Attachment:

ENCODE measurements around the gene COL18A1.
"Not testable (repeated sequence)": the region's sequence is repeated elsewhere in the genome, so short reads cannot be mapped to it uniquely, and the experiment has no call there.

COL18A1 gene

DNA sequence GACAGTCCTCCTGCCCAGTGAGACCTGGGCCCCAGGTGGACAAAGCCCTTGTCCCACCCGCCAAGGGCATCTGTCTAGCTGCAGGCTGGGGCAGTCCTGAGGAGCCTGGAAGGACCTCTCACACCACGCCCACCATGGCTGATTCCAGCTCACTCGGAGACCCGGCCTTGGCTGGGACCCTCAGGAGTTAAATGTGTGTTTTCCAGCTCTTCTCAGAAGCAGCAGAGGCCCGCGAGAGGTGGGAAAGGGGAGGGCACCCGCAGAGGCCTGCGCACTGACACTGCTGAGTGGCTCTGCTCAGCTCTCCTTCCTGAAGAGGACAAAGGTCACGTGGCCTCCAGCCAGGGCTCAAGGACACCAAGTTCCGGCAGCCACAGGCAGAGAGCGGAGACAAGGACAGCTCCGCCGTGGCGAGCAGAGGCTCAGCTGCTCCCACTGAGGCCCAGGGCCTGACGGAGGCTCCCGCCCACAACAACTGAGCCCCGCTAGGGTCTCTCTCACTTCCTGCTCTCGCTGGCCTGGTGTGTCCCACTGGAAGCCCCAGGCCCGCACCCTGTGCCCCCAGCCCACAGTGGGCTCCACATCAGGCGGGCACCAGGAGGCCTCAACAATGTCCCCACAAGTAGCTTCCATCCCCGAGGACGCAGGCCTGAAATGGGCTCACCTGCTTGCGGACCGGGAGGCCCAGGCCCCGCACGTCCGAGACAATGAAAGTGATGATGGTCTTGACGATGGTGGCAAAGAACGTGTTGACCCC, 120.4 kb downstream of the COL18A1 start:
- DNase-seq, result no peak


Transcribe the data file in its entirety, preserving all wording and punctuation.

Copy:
ENCODE measurements around the gene COL18A1.
"Not testable (repeated sequence)": the region's sequence is repeated elsewhere in the genome, so short reads cannot be mapped to it uniquely, and the experiment has no call there.

COL18A1 gene

DNA sequence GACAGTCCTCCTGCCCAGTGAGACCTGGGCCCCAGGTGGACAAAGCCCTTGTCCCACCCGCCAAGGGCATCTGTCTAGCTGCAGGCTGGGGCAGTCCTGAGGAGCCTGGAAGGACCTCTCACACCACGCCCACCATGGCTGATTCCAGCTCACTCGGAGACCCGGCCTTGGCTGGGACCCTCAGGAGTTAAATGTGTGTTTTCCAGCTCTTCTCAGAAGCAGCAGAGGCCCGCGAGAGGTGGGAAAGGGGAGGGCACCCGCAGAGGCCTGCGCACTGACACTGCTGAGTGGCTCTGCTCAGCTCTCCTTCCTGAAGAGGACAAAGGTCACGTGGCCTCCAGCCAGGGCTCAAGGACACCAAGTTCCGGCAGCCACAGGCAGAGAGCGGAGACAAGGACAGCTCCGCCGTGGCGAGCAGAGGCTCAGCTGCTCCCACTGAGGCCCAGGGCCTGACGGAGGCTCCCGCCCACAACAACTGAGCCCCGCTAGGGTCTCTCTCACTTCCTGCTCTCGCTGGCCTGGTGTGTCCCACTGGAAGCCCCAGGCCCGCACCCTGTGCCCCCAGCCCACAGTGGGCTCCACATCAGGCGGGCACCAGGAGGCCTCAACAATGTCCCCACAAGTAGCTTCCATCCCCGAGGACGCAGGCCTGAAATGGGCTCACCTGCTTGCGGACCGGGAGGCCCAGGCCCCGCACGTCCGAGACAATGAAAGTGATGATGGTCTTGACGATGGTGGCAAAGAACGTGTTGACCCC, 120.4 kb downstream of the COL18A1 start:
- DNase-seq, result no peak